He is not unaware of your trouble, and he was not unaware of the trouble that the Christians in Smyrna were facing. He knew of their tribulation, and he spoke to them, saying, “Do not fear what you are about to suffer. Behold, the devil is about to throw some of you into prison, that you may be tested, and for ten days you will have tribulation. Be faithful unto death, and I will give you the crown of life” (Revelation 2:10, ESV). At the end of verse 11 he adds, “The one who conquers will not be hurt by the second death” (Revelation 2:11, ESV).

It should be recognized that persecution in the early days of the church was rarely widespread and ongoing, but would flair up from time to time in certain places and, by the grace of God, would die down. Here Christ warns the Christians in Smyrna that they are about suffer an intense onslaught of persecution that would last but a short time. “Do not fear what you are about to suffer”, he says.

And who is the one motivating the persecution? Christ says, it is “the devil”! “The devil is about to throw some of you into prison”, he says. Of course it would be the Romans who would actually throw them into prison – that is what the Christians would see. Roman soldiers would lock them up. And the Romans would do so being encouraged by the Jews in that city – that is also what they would see. But it is the devil, or Satan, who motives it all – this they are to see with eyes of faith. Remember, things are not always as they appear. There is a spiritual realm that lies behind this world that we see. There is a battle that rages there – one that motivates and inspires the events that transpire in human history. The book of Revelation was written to, in part, reveal the realities of that word to us, though we cannot see it with our natural eyes.

The devil, or Satan, will appear again in the book of Revelation. Later he will be symbolized by a great dragon. He is portrayed as the archrival of God and of the people of God. It is the dragon, that ancient serpent, who is the devil and Satan, who labors to thwart the purposes of God. He is the one who motivates and empowers all that opposes Christ and his church. The beast, the false prophet, and the harlot are empowered by him. The beast symbolizes political powers that oppress. The false prophet stands for all who teach false doctrines and utter lies. The harlot stands for all of the worldly things that seduce the people of God. Together they form a false trinity. And the three are used by Satan himself to war against Christ and his church.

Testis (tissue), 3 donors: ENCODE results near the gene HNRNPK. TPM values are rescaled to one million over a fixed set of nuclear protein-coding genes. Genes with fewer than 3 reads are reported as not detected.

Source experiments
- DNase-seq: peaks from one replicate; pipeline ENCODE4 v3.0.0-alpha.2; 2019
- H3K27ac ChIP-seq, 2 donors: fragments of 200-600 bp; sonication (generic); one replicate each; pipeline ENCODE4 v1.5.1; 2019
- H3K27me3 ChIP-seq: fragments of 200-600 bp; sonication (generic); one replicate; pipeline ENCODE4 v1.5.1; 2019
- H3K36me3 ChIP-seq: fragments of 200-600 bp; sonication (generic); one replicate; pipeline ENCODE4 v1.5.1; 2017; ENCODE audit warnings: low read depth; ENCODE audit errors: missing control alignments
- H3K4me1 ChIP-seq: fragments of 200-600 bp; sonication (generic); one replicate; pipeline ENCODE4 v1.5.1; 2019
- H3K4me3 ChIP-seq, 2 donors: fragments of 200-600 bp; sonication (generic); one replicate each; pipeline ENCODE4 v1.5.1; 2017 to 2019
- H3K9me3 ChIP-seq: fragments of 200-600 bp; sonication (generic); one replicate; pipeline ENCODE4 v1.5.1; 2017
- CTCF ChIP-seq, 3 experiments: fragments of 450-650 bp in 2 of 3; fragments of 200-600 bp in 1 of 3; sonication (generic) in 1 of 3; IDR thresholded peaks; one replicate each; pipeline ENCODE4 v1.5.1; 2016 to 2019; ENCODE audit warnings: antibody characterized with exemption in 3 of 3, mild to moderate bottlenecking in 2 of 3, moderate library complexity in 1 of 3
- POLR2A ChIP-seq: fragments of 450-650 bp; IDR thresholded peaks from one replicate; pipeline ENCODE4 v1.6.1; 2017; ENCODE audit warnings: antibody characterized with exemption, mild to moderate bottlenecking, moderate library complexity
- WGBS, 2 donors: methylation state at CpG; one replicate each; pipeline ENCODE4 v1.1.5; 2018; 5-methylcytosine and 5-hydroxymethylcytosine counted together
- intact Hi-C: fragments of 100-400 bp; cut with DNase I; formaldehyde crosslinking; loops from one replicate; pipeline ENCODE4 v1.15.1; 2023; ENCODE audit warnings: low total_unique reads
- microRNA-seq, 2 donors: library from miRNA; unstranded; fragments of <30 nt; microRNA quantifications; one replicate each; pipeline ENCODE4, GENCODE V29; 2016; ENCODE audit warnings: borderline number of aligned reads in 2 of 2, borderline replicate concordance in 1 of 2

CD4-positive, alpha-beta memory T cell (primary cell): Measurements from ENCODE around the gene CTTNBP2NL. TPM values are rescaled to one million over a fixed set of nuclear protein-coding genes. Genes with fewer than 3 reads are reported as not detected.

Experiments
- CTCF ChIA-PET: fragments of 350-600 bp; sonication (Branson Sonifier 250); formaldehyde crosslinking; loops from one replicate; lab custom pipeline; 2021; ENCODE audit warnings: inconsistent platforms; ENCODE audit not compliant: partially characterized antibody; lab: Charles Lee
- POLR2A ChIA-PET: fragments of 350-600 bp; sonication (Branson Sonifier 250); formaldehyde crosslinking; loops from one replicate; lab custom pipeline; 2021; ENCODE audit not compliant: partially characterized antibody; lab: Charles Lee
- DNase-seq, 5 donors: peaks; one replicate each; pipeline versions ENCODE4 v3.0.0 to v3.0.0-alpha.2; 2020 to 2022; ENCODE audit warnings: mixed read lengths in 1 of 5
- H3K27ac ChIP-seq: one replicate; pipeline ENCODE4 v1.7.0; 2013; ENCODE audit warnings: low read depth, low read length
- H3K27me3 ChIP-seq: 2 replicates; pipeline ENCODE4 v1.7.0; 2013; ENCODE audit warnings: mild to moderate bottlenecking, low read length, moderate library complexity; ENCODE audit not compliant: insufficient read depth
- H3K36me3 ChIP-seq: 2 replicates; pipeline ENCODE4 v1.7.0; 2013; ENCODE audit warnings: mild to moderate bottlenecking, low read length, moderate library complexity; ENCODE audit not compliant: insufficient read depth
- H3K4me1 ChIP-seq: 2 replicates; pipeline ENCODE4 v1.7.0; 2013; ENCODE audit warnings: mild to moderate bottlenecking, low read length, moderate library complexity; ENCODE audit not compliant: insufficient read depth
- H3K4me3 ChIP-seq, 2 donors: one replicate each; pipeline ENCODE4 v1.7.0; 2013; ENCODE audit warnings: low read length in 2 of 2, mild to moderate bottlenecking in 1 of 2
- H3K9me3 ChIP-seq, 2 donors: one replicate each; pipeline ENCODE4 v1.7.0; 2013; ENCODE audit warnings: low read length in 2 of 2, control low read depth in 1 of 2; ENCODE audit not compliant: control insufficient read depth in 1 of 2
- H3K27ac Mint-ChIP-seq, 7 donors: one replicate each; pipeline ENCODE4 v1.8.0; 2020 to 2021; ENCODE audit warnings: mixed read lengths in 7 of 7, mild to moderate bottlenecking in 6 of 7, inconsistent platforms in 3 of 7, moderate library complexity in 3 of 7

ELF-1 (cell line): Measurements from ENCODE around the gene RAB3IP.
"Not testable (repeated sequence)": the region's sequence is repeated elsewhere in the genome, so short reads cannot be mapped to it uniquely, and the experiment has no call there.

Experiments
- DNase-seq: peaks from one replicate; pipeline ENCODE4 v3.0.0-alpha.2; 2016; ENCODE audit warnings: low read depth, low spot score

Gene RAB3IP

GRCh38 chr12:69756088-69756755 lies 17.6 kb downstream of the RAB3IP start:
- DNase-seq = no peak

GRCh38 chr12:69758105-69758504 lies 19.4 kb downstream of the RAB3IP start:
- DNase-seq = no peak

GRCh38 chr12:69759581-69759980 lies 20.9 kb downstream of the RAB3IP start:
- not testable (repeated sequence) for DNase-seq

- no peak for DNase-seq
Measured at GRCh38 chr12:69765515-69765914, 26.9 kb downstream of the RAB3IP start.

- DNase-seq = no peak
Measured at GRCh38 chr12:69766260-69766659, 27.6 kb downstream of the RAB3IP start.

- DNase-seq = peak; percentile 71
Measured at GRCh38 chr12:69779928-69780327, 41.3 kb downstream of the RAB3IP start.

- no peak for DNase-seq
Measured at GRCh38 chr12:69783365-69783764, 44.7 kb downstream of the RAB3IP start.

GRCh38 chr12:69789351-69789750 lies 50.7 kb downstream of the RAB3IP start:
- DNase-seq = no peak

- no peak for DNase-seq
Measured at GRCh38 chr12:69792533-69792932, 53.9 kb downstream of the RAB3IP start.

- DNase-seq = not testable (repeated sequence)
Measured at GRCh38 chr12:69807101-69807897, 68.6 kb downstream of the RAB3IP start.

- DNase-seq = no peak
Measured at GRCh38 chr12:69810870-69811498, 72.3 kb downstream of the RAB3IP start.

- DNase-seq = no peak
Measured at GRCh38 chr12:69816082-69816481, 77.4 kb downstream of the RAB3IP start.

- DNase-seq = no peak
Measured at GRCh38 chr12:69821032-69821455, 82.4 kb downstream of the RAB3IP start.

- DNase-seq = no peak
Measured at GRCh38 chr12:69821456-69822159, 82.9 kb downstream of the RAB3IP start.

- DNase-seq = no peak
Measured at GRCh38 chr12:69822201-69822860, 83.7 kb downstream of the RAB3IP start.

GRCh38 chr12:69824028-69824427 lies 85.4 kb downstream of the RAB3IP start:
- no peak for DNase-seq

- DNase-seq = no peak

Friends, we are only to the second of seven letters to seven churches who were alive in A.D. 90. And we have already been shown concrete examples of the the activity of these three. Ephesus was hard pressed by the false prophet. False teaching threatened them from without and within. Ephesus was also tested by the harlot through the teaching of the Nicolaitans who tempted the saints to compromise in regard to sexual immorality and idolatry. And it is here in Smyrna that we see the handiwork of the beast. The saints are persecuted – imprisoned and even put to death – at the hands of an oppressive government. But who is behind it all? The dragon, that ancient serpent, who is the devil and Satan is the one behind these three. This is why Christ speaks in this way, saying, “the devil is about to throw some of you into prison.”

And why was this allowed to happen? Why did Christ permit it? We cannot say that he was caught off guard, for he knows! And we cannot say that he was lacking in power to stop it, for “all authority in heaven and on earth has been given to” him (Matthew 28:18). He is the son of man with all dominion and authority having been given to him by the Ancient of Days (Daniel 7). The evil one is not outside of his authority. The serpent was defeated at Christ’s first coming. He is indeed a strongman, but he is bound by Christ – restrained and restricted – under is his sovereign power. The fact that this persecution endured by the Christians in Smyrna was limited to “10 days” testifies to the reality that Christ rules and reigns even now over the evil one. Satan is a vicious advisory, but he is a chained and restrained advisory. The strong arm of Christ holds him at back from having his was amongst the nations. He is active but bound.